8 Types of Heuristics
John Spacey, March 12, 2016 updated on March 18, 2021
A heuristic is a practical approach to intelligence that isn't guaranteed to be optimal or accurate. Humans naturally use heuristics in cognition to overcome processing limitations of the brain by creating approximations. Similar approaches are taken in science and computing to calculate answers that are reasonably accurate. Heuristics can be several orders of magnitude faster than calculating an exact answer to a problem. The following are common types of heuristics.
AlgorithmsIt is common for algorithms to be heuristics that approximate solutions to complex problems. For example, a search engine algorithm may accept search terms and determine the most relevant match from a very large number of documents. This requires a heuristic because there is no universally correct answer to a search and even if there was it would likely take too long to calculate.
Cognitive BiasesCognitive biases are patterns of thought that tend to lead to suboptimal results. In many cases, cognitive biases result from highly inaccurate heuristics.
Educated GuessThe ability to develop a theory about something when information is missing typically requires a heuristic approach.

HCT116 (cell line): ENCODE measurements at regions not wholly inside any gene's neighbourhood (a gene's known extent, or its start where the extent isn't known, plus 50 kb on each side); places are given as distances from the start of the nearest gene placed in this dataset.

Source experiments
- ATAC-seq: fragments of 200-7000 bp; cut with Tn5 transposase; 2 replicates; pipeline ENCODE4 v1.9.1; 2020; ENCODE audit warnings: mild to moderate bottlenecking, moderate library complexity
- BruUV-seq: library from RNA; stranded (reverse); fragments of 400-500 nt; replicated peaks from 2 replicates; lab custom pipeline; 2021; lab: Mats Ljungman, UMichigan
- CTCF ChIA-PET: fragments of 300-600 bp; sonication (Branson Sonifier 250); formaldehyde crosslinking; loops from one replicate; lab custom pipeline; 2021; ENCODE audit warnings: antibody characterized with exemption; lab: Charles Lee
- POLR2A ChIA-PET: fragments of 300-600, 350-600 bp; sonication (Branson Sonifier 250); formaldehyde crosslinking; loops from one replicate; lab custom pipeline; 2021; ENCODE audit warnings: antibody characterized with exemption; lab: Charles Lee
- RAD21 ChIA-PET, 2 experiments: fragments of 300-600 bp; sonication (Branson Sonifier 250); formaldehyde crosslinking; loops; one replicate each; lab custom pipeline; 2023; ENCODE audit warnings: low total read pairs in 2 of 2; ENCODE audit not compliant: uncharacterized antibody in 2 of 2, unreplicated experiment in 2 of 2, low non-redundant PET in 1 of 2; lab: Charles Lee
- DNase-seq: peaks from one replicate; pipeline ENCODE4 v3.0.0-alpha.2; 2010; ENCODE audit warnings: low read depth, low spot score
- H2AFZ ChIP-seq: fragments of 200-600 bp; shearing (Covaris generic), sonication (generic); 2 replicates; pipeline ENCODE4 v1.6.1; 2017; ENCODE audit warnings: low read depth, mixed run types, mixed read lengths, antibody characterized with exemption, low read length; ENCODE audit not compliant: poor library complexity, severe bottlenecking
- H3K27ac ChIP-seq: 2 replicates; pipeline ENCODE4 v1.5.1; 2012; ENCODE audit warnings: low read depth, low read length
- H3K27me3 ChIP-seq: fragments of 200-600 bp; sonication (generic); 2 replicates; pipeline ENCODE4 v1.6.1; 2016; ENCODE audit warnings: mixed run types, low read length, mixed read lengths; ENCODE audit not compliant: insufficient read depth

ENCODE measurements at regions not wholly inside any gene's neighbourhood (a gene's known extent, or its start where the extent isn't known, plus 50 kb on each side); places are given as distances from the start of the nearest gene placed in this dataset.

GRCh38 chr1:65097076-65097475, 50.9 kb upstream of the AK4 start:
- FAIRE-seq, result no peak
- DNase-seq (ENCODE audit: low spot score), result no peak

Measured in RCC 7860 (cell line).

IntuitionIntuition is a type of high speed judgment that originates in the subconscious. It isn't well understood but appears to be heuristic in nature.
Rule Of ThumbA heuristic that is consciously adopted to solve problems and make decisions.
Situational IntelligenceA type of intelligence that is used to make decisions in fast moving situations such as driving a car. Heavily relies on heuristics due to the short time frames involved.
Social HeuristicThe tendency for people to use social information in decision making and problem solving. Social information is often vague and non-specific meaning that it typically requires a heuristic to interpret.
StereotypesA stereotype is a generalization that isn't necessarily accurate but may be useful nonetheless. For example, a person may have a stereotype that all potato chips are too salty. It's not always true but it may aid the person's decision making nonetheless. The term stereotype generally has a negative connotation as it's associated with particularly negative cognitive biases.
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